In 1954, Americans were enjoying a relatively carefree and prosperous time. The stresses and heartache of World War II were, for the most part, in the past. The heroes of the early 1950s were now found on the fields of athletic competition and the silver screen, which was filled with the adventure and glamour of Hollywood's stars and starlets. 1954 saw Americans visit their local movie theaters to see Humphrey Bogart in "The Caine Mutiny" or Marlon Brando in "On the Waterfront." Sports enthusiasts cheered on their favorite teams as the New York Giants won the World Series and the Cleveland Browns captured the NFL championship.
However, the early 1950s also saw the effects of the sustained state of political and military tension between the U.S. and the Eastern Bloc nations. This time period witnessed the signing of the Mutual Defense Treaty between the U.S. and South Korea, 11 nuclear tests yielding a total of 252 kilotons at the Nevada Test Site, Watson and Crick describing to the world the structure of DNA, and the death of Joseph Stalin.
Dwight D. Eisenhower was inaugurated as the 34th president of the United States on January 20, 1953. Eisenhower brought much worldly experience to the White House. He was a five-star general in the U.S. Army during World War II, the supreme commander of Allied forces in Europe, and the first supreme commander of NATO.
Eisenhower also had many dental issues. These dental issues included periodontitis, which stabilized after he quit smoking; a parafunctional grinding habit; and many fractured teeth. He also had a "porcelain cap on his upper left central incisor" -- tooth No. 9.
This one crown would become the focal point of historians and various other individuals with immensely diverse interests well into the 21st century. This crown had a difficult history from the beginning. It was cemented on Eisenhower's tooth in July 1952. It chipped and needed to be repaired only five months later in December. It would eventually have to be replaced by the president's dentist, Col. James M. Fairchild, in July 1954 when he placed "a thin gold/platinum thimble crown."
On the evening of February 20, 1954, Eisenhower's crown on tooth No. 9 ceased being like any other crown. He was in Palm Springs, CA, for a vacation scheduled in an oddly rushed manner. Also, a bit peculiar was the fact that Eisenhower had just returned the previous week from a "quail shooting" vacation in Georgia. Eisenhower was not the type of person to spend much time on vacation.
Nonetheless, Friday, February 20, started out as simple, nondramatic day in the life of the president. He wrote a letter to his son, John, detailing his two previous days in California. He told his son that he had a good round of golf, playing with professional golfer Ben Hogan.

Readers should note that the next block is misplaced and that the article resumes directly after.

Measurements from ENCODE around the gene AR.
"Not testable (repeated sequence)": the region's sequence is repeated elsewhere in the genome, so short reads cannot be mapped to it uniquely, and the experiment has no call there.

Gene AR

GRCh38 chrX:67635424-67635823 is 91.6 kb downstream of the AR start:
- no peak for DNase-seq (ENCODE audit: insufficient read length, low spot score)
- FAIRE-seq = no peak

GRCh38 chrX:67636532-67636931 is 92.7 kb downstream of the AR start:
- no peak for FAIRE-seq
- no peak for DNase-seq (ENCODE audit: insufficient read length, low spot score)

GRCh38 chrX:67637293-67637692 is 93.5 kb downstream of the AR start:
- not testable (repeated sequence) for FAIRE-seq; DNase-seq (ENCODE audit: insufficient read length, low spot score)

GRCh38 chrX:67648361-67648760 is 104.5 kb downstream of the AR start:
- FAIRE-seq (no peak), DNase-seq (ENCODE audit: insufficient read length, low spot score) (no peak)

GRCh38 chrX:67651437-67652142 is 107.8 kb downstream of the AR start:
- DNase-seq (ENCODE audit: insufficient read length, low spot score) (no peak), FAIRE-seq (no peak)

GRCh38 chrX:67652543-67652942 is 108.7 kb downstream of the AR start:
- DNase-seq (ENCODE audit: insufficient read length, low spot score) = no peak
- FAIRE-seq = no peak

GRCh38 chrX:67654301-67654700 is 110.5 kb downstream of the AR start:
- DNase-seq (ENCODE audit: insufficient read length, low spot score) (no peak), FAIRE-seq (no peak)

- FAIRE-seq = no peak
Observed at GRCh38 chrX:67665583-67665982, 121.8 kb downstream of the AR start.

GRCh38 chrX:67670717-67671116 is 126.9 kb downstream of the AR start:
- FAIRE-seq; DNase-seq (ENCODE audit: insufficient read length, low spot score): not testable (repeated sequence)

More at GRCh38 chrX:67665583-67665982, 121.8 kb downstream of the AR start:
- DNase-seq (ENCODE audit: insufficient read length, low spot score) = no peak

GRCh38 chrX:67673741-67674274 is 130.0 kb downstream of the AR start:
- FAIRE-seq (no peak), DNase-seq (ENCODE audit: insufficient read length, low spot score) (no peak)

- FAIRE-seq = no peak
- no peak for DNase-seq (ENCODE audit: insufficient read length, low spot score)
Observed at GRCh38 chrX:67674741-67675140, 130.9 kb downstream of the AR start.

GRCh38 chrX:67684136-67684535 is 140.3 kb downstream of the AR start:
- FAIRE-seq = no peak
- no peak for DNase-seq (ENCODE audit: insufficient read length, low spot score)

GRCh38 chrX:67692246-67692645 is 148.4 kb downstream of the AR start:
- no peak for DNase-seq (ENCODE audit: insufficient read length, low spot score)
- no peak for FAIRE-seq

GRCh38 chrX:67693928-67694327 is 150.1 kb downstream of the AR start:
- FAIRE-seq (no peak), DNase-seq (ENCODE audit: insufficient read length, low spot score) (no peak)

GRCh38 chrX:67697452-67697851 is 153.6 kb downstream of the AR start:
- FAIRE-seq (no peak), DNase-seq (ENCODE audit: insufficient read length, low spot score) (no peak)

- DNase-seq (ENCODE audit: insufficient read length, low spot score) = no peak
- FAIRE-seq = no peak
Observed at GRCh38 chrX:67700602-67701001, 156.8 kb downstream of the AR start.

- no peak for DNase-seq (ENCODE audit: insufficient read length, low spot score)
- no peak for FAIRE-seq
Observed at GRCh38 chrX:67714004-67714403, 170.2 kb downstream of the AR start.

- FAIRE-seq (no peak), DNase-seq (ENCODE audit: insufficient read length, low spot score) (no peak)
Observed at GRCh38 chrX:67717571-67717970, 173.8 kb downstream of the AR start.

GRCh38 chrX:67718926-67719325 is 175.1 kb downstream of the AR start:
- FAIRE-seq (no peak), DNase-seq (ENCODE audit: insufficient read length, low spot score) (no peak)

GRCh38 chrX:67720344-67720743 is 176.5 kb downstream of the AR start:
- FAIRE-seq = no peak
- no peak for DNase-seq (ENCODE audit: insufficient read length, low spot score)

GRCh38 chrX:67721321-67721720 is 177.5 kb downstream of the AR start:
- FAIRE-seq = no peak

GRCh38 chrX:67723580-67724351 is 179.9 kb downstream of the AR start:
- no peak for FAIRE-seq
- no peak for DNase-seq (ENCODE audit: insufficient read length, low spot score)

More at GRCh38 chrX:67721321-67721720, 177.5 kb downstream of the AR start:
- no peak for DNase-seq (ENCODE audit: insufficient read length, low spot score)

However, everything changed around 8 p.m. when he was whisked off to an undisclosed location. The press heard that Eisenhower was not where he was supposed to be and was unaccounted for. Speculation abounded concerning the president's whereabouts. Later that night, the Associated Press (AP) issued a statement: "Pres. Eisenhower died tonight of a heart attack in Palm Springs." This statement was retracted by the AP only two minutes later, calling it a mistake. However, fuel was added to the fire.
Fear for the safety of both the president and the nation abounded through the night among those aware of the situation. The fear of the unknown disappeared the next morning as the president and Mrs. Eisenhower attended religious services, conducted by Rev. James Blackstone Jr., at the Palms Springs Community Church. Later in the day, a dentist, Dr. Francis Purcell, was introduced at an event as "the dentist who treated the president last night."
Oddly, Dr. Purcell must not have thought it worth mentioning to Mrs. Purcell that he provided emergency dental treatment to the president of the United States. Mrs. Purcell stated in a 1979 interview that she had no recollection of her husband ever treating Eisenhower. No dental records mentioning his dental treatment were ever found in Dr. Purcell's office.
In the next few days, Eisenhower returned home to the White House, refreshed from his California vacation. Approximately, one week later on March 1, the U.S. performed its first nuclear test of a dry fuel hydrogen bomb at Bikini Atoll under code name Castle Bravo. It did not go according to expectations. The test resulted in a 15-megaton yield, while predictions were for a 6-megaton yield. While wild speculation persists as to Eisenhower's whereabouts on February 20, one has to wonder if Castle Bravo's planning was related to Eisenhower's dental emergency.
Special thanks John Joyce, park ranger at the Eisenhower National Historic Site, for information in researching this article.
- Carlson P. Ike and the alien ambassadors. Washington Post. February 19, 2004:c01.
- Eisenhower's presidential appointment books. https://www.eisenhower.archives.gov/research/online_documents.html#presbooks. Accessed February 3, 2014.
- Letter from President Eisenhower to John S.D. Eisenhower. February 20, 1954.
- Mixson JM. A history of Dwight D. Eisenhower's oral health. J Hist Dent. 1995;43(3):93-103.